By Debbie Strickland

A company that travels the world to find enzymes and other biomolecules has attracted $21 million in an oversubscribed round of venture capital financing.

Diversa Corp., of San Diego, has raised nearly $50 million since its founding in 1994 and now has sufficient cash for the next two years.

There's a good chance that privately held Diversa's next major financing will be an initial public offering, said Kathleen Van Sleen, chief financial officer.

"We don't need to do it at this time, but certainly we think about it," she said.

Formerly known as Recombinant Biocatalysis Inc., the company's business centers on the discovery of compounds with potential industrial, agricultural or pharmaceutical applications.

In the industrial realm, Diversa's technology could foster the replacement of chemical catalysts with enzymes, a potentially "revolutionary" change, but one that will not happen fast, Van Sleen said. While industrial partnerships offer the prospect of "more value sharing over the long haul," drug discovery and agriculture deals offer more "immediate opportunities" financially.

About half the funds raised in the current round came from new investors: New York Life Insurance Co., of New York; the State of Michigan Retirement Fund, of Lansing; Benefit Capital Management Corp., of Danbury, Conn.; and CSK Venture Capital Co. Ltd., of Tokyo.

The other half came from prior investors, including HealthCare Ventures LLC, of Princeton, N.J.; Patricof & Co. Ventures Inc., of New York; The CIT Group/Venture Capital, of Livingston, N.J.; Rho Management, of New York; and Hudson Trust, of Plainsboro, N.J.

Diversa plans to use some of the new cash to bring its first industrial enzyme products to market in 1998. One of the products, for animal feed, is the result of a collaboration with Finfeeds International Ltd., of Marlborough, U.K. The other products are undisclosed.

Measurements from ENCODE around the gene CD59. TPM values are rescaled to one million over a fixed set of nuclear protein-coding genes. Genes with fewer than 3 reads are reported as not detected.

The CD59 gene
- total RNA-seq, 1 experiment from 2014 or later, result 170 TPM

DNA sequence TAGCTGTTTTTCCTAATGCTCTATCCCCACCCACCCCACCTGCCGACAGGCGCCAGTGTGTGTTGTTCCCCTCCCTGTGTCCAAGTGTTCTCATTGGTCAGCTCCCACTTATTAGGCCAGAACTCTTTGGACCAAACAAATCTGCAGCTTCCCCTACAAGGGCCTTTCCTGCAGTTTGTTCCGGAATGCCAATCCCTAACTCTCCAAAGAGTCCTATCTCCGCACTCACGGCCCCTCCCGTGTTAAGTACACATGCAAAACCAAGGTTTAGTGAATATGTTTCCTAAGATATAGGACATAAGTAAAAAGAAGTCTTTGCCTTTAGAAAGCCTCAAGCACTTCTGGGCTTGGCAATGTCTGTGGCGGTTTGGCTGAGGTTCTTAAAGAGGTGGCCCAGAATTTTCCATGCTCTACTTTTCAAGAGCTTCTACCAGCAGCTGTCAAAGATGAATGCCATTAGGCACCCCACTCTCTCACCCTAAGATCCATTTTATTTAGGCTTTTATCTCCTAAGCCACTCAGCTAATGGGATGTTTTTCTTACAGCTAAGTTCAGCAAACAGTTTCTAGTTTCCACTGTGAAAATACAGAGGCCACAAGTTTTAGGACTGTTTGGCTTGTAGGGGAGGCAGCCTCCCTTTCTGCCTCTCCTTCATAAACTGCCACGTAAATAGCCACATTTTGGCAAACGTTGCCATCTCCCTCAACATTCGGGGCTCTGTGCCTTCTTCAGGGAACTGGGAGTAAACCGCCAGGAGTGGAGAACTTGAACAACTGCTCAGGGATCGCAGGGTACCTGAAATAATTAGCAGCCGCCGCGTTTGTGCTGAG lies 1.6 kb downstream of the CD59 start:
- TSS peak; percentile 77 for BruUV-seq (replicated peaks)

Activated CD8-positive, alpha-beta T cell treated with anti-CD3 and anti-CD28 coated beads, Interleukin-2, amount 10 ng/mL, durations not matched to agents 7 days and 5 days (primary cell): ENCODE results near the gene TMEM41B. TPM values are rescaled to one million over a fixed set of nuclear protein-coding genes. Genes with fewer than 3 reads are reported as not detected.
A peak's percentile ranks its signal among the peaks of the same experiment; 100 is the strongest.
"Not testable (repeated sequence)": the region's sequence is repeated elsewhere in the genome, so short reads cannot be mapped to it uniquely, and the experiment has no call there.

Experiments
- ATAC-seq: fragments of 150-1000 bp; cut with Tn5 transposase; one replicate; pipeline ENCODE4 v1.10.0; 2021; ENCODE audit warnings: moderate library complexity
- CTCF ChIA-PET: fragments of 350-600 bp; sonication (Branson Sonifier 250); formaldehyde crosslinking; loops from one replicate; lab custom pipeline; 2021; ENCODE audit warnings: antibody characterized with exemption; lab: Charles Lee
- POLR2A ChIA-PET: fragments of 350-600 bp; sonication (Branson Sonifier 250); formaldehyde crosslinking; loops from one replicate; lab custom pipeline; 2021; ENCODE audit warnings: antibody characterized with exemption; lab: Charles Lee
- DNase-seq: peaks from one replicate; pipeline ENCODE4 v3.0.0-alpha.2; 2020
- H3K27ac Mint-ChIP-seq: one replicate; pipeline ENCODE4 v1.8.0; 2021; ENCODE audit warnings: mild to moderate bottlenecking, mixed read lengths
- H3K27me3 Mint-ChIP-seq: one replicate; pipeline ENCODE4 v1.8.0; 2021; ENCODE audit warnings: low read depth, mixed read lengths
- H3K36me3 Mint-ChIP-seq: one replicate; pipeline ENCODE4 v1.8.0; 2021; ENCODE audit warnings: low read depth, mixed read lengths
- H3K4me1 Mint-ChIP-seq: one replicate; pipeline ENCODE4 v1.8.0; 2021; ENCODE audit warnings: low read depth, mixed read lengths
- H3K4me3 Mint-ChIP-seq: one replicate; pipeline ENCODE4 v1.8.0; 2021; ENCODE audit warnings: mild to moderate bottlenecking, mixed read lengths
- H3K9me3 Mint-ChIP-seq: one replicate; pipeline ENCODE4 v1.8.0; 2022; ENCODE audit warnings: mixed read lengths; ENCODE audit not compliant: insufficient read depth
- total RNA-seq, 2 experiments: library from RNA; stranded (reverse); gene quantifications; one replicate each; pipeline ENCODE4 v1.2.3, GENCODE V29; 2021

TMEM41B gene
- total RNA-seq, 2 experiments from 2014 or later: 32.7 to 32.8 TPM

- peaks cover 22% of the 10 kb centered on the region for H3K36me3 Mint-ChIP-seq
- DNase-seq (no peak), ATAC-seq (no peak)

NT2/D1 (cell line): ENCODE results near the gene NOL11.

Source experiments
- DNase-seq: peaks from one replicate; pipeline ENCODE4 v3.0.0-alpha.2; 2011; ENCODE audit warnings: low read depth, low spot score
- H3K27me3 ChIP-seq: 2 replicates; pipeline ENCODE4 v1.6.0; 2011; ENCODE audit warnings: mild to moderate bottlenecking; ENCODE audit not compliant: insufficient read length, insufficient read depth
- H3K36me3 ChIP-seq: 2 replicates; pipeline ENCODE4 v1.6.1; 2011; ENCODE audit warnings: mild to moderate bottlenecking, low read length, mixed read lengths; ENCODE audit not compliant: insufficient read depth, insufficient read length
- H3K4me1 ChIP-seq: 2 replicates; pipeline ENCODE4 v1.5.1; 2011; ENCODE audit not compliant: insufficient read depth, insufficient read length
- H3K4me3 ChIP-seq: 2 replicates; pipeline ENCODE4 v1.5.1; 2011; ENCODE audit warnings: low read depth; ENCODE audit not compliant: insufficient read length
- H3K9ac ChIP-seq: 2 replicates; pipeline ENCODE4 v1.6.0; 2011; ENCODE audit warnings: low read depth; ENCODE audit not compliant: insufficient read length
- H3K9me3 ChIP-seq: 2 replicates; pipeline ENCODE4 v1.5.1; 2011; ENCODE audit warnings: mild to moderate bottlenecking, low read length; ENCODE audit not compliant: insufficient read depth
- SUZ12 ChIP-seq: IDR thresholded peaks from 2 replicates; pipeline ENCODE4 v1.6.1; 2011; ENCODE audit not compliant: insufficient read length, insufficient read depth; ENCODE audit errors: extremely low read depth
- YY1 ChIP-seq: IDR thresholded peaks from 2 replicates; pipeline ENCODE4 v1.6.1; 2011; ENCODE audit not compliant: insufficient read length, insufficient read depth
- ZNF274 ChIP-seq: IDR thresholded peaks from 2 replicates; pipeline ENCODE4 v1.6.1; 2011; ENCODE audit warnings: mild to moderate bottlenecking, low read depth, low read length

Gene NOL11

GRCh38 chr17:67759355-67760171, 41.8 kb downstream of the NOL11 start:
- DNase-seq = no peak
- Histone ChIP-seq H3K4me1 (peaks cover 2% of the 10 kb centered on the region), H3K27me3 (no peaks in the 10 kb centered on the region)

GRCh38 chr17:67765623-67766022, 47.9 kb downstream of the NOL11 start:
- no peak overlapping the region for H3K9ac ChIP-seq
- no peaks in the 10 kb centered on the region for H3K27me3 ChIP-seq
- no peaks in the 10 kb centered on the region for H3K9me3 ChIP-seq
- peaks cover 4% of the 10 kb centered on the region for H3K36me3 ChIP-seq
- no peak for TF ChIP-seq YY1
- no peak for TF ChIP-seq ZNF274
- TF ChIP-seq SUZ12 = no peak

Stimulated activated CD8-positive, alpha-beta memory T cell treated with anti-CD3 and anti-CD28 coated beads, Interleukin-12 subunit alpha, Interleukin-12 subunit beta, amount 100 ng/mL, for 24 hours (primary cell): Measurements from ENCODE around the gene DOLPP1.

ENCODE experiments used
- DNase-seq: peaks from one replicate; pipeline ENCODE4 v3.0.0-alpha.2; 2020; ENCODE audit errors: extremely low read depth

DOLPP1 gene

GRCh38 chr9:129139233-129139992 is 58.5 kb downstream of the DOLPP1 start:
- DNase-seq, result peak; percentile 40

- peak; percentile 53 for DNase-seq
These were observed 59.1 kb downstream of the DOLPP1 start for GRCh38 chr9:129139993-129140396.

The company also aims to expand its drug discovery technology base in the areas of screening and assays. The effort is likely to include both independent and collaborative projects.

"[The funding] gives us the opportunity to expand into applications in our enzyme business, allows us to expand our drug discovery efforts, and allows us to bring our products to commercialization over the next two years," said Van Sleen.

More Than 500 Enzymes Discovered

On a quest for novel enzymes and bioactive compounds, including those that can survive extreme conditions, Diversa has sent researchers to Iceland, Costa Rica, Yellowstone Park and Indonesia to mine for microbial samples to analyze. (See BioWorld Today, Aug. 21, 1997, p. 1.)

There's a hitch to the process, though: Less than 1 percent of all bacteria in the environment are amenable to growth in the laboratory. To skirt around this issue, Diversa researchers extract DNA directly from field samples and use recombinant technology to translate those genes into enzymes and pharmaceuticals.

Scientists chop the DNA into variously sized fragments, which contain single or multiple genes encoding enzymes or bioactive compounds. The segments are inserted into Escherichia coli using recombinant methods.

A screening process identifies enzymes or bioactive molecules and the segments of DNA that produce the compounds of interest are then sequenced.

The company has assembled DNA libraries of microorganisms that it says "are larger than those collectively found elsewhere in the world," and has discovered more than 500 new enzymes, "almost twice the total number commercially available today."

And the list is growing by about 50 new enzymes a month, according to Diversa, which has applied for patents to cover both its technology and the molecules it has discovered.

Diversa has four collaborative agreements, including a deal signed last year with Dow Chemical Co., of Midland, Mich., to develop an enzyme as a biocatalyst for a Dow industrial process. The first project focuses on developing an enzymatic method which modifies a chemical process that produces several hundred million pounds of product per year.

The firm also has collaboration agreements with Finfeed; Boehringer Mannheim GmbH, of Mannheim, Germany; and Sigma-Aldrich Co., of St. Louis. *

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